ART ON WHEELS or: the social contextualisation of the keet
A ‘keet’ is a small accomodation for outdoor workers to be sheltered on the job during breaks for coffee or lunch. In my country (NL) it is a familiar artefact to be encountered everywhere where outdoor work – such as construction jobs, maintenance of woods – is going on, in cities as well as in the countryside.
The keet is both a funny and interesting object for several reasons.
First, the keet is a remarkable kind of minimalist vehicle, a form of comfort stripped to its bare essentials. Second, in all its simplicity it is a material form of care in labour relations. Third, in the course of use these modest vehicles become movers of art, thanks to immediate appropriation by local artists for demonstrating their decoration skills. The colorful urban style exhibited these artists challenges the functional nature of the cabin. Encountering a virgin (untreated) keet on the job is an exceptional event. Once decorated, the cabins being moved around to the next job starts the applied art to circulate.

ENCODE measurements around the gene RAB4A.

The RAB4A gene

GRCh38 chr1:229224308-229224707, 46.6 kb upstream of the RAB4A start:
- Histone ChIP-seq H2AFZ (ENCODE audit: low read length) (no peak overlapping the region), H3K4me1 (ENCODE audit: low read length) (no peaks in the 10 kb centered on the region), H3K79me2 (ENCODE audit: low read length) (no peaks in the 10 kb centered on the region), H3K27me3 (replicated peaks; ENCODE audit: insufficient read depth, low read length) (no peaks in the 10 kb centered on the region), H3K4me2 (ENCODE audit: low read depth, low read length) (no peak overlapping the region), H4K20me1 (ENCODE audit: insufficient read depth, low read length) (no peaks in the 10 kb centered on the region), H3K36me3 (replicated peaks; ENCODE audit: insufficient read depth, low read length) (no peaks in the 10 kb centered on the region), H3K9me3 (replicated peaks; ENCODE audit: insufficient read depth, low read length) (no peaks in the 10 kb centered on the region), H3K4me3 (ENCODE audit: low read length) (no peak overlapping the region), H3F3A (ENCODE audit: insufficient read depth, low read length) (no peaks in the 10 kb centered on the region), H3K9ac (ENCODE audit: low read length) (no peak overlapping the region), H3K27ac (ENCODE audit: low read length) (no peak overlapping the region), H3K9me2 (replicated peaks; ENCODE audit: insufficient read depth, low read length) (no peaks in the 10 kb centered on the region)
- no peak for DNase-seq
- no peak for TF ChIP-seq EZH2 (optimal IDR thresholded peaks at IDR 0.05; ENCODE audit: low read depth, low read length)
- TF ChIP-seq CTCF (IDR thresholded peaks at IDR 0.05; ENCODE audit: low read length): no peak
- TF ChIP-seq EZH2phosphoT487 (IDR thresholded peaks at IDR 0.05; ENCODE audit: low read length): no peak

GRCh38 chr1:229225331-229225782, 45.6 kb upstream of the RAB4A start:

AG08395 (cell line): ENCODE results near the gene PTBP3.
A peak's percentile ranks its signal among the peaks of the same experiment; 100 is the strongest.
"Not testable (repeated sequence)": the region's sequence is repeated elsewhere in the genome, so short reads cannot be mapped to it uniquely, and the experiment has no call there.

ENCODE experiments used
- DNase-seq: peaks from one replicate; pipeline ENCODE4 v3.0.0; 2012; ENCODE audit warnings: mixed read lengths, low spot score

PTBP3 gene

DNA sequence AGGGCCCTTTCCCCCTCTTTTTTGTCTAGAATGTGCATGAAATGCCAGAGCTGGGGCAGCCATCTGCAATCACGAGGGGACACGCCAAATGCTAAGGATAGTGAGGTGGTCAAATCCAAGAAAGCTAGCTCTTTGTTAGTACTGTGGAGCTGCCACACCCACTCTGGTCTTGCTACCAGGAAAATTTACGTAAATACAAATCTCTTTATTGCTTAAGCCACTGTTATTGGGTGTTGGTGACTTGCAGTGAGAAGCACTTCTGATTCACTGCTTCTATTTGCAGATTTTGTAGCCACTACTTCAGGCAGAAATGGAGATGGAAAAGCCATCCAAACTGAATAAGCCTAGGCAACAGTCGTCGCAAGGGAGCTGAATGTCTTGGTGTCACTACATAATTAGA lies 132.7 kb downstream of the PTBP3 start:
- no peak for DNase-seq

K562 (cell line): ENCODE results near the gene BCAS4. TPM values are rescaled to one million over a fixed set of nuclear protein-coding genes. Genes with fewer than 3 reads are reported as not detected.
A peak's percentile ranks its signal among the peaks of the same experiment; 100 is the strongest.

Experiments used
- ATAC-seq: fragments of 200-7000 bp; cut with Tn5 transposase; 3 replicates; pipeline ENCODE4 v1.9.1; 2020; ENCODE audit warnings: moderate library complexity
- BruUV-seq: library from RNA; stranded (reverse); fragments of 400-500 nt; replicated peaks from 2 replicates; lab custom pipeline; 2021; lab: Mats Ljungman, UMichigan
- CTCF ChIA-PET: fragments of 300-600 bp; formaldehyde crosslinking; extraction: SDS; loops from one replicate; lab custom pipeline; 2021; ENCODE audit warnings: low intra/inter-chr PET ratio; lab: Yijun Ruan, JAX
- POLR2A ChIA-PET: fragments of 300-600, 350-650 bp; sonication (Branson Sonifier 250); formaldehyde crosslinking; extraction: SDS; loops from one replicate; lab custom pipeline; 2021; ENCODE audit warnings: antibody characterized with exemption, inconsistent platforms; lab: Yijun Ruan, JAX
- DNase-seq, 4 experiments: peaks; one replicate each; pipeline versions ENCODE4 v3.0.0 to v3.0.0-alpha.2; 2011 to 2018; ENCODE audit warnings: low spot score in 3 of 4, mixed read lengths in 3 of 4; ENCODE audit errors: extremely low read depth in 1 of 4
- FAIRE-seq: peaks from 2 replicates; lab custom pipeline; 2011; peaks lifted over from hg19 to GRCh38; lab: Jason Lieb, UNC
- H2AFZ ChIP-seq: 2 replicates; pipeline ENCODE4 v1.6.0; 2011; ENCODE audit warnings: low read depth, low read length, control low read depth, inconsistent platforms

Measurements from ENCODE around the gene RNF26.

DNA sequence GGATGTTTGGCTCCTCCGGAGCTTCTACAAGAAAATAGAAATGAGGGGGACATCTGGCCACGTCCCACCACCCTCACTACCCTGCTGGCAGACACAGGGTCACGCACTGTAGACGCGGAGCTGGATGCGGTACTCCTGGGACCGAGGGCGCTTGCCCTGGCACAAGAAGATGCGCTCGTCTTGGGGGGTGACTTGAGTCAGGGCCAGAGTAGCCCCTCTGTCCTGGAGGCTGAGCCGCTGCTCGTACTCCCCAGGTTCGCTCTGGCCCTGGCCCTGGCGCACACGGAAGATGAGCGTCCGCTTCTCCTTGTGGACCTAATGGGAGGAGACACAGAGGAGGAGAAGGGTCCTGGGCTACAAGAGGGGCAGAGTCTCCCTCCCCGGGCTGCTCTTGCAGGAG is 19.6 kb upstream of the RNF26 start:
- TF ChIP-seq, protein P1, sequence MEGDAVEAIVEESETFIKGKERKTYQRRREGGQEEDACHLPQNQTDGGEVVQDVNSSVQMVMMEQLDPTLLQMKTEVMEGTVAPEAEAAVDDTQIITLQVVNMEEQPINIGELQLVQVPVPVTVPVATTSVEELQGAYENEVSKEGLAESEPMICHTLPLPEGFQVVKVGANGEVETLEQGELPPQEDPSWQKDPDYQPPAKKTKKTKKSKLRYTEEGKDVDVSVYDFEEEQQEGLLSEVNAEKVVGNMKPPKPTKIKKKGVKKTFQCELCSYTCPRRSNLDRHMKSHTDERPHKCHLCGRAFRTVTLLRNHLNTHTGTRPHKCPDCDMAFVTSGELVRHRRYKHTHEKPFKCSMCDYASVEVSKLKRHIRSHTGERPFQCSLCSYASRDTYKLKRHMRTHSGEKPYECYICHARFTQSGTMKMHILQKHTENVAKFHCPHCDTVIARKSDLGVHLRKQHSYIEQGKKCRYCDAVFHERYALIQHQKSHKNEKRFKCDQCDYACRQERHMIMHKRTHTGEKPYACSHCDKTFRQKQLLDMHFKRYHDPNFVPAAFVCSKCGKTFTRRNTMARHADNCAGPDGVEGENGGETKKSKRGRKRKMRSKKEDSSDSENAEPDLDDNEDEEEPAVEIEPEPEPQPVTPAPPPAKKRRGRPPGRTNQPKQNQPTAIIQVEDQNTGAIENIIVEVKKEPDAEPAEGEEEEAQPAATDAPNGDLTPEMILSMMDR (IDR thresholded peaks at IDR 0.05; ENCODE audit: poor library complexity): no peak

During the last five years, collecting pictures of these cabins while wandering through cites and the countryside, became a project, more or less in the style of what members of the Becher school did (see Frank Breuers work on trailers), though in my project bare functionalism is counteracted by the artists decorating the verhicles. Here I show a number of telling examples selected from my collection of pictures.